While the bulk of Brookfield street resurfacing work won’t start until later this year on the village’s south end, one road project unrelated to the recently approved referendum will kick off next week.

Beginning April 4, a major project to improve Shields Avenue between Maple and Eberly avenues will commence, with construction expected to last through mid-August.

That particular stretch of Shields Avenue is the original concrete street, which is at least 60 years old. Intersections have suffered the worst, but there are also significant sections of concrete that have failed elsewhere along the street.

Total cost for the work, including construction and design engineering, is a little less than $1.6 million. However, the village of Brookfield’s share of the cost is roughly $400,000, because Shields Avenue qualifies as a “collector route” and was eligible for a federal Surface Transportation program grant, which will cover the remainder of the cost.

Brookfield will use motor fuel tax revenues to fund its share of the project.

According to Derek Treichel, Brookfield’s village engineer, the six intersections between Maple and Eberly along Shields will be reconstructed by removing the existing concrete and replacing them with a new concrete base that will be surfaced with asphalt. New drainage structures and pipe from those structures to manholes will also be installed at the intersections.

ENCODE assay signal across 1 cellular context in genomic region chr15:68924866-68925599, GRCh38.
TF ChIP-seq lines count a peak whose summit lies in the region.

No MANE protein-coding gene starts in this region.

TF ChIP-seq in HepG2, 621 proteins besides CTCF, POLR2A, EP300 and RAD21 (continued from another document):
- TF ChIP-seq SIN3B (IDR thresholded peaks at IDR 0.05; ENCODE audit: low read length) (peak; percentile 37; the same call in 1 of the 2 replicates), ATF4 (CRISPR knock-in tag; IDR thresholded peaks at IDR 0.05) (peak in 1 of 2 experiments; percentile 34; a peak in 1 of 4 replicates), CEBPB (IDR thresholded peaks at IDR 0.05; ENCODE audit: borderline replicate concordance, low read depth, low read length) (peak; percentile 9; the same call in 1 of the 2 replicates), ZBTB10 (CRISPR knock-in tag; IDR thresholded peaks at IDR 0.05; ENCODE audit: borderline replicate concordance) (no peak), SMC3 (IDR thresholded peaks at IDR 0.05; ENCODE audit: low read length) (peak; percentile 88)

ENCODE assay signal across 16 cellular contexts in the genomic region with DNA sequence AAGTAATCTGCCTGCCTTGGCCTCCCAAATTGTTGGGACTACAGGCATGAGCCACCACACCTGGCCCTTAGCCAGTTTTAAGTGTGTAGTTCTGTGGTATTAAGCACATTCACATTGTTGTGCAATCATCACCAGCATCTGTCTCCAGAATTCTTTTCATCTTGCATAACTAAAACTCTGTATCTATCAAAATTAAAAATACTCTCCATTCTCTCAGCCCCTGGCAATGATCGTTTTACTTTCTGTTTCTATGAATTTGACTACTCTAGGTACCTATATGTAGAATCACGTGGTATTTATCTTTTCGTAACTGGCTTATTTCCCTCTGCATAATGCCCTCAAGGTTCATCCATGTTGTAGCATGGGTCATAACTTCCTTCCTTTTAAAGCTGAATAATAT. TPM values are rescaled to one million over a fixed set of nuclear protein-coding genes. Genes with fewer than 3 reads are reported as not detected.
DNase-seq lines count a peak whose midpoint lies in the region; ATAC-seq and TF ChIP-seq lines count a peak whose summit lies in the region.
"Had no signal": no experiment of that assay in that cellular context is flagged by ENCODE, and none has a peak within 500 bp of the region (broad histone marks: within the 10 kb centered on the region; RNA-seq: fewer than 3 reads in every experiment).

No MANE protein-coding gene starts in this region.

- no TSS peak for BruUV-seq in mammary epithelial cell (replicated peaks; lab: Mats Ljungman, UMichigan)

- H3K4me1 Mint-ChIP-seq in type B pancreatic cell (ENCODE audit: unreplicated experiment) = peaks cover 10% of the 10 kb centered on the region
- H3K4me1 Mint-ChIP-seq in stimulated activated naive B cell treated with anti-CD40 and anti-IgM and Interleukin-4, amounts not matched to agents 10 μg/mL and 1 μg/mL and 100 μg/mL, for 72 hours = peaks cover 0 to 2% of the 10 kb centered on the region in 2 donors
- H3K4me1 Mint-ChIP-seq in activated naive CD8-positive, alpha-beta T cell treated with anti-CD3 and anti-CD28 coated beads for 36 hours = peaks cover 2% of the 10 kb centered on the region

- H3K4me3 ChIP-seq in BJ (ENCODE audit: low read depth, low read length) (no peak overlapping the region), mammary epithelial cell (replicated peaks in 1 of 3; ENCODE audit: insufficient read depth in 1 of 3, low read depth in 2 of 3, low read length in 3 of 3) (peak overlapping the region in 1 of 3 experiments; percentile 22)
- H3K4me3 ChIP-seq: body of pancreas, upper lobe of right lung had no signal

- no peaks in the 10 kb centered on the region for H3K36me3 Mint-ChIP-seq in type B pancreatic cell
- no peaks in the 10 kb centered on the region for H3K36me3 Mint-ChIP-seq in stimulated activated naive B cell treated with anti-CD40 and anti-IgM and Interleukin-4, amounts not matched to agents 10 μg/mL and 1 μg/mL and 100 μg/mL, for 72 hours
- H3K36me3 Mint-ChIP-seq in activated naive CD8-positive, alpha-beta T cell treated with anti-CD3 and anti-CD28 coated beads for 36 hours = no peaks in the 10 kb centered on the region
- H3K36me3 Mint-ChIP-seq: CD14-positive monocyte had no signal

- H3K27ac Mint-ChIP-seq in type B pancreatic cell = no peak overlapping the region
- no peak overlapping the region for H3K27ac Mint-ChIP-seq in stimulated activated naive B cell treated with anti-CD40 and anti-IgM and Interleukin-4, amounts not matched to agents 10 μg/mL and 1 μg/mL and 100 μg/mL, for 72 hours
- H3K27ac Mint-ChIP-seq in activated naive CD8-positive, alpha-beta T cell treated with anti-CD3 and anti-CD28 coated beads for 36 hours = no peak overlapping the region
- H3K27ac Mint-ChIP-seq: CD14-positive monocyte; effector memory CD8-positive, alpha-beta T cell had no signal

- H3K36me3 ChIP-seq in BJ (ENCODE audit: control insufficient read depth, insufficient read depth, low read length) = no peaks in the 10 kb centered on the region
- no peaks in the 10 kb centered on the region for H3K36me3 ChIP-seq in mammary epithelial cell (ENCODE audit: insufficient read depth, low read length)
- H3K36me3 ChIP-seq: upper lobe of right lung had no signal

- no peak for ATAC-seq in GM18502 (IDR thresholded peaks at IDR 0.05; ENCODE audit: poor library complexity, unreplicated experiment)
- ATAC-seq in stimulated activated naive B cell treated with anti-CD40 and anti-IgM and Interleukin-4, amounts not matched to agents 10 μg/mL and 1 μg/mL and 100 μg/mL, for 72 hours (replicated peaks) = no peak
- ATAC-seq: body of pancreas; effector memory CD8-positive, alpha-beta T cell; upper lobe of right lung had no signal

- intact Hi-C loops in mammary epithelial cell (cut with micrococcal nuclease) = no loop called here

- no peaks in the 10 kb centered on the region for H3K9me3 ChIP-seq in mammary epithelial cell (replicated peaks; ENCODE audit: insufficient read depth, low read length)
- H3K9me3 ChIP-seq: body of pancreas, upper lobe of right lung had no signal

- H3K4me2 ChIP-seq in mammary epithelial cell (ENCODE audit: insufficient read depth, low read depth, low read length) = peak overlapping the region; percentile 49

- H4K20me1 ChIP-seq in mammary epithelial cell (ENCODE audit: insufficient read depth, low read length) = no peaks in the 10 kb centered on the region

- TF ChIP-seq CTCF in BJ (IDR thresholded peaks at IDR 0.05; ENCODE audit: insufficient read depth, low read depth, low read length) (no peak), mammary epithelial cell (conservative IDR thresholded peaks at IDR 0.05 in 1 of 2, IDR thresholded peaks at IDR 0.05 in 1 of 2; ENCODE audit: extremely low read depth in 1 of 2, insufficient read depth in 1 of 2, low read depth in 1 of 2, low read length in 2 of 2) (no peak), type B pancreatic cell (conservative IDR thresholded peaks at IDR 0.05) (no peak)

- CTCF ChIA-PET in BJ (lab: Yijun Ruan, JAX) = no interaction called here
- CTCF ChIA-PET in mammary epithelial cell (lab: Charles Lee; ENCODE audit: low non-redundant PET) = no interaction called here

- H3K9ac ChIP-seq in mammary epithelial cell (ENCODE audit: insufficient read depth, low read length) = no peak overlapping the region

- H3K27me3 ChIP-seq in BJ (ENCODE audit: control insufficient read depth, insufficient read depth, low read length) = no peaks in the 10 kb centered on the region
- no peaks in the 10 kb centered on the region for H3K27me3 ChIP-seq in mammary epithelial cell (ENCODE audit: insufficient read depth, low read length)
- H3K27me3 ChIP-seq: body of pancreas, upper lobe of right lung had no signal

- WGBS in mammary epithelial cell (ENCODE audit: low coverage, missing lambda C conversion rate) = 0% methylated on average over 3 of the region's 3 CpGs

In addition, crews will remove and patch failed areas of the concrete streets, which will be milled and kept as the base for a new asphalt surface. All of the curbs, gutters and driveway aprons will be replaced, said Treichel, and handicapped-accessible ramps will be installed at corners.

Sewers under the street have been televised, said Treichel, and any sections of failed sewer will be replaced as part of the project.

Construction will have an impact on traffic and parking, but Treichel said the goal is to maintain local traffic during the majority of the project. The village sent letters to residents of the area, warning them that sections of the street may need to be closed during the day, but that streets would be reopened at night.

In areas where access to driveway aprons will be interrupted, the contractor has been instructed to give those residents 24 hours’ notice.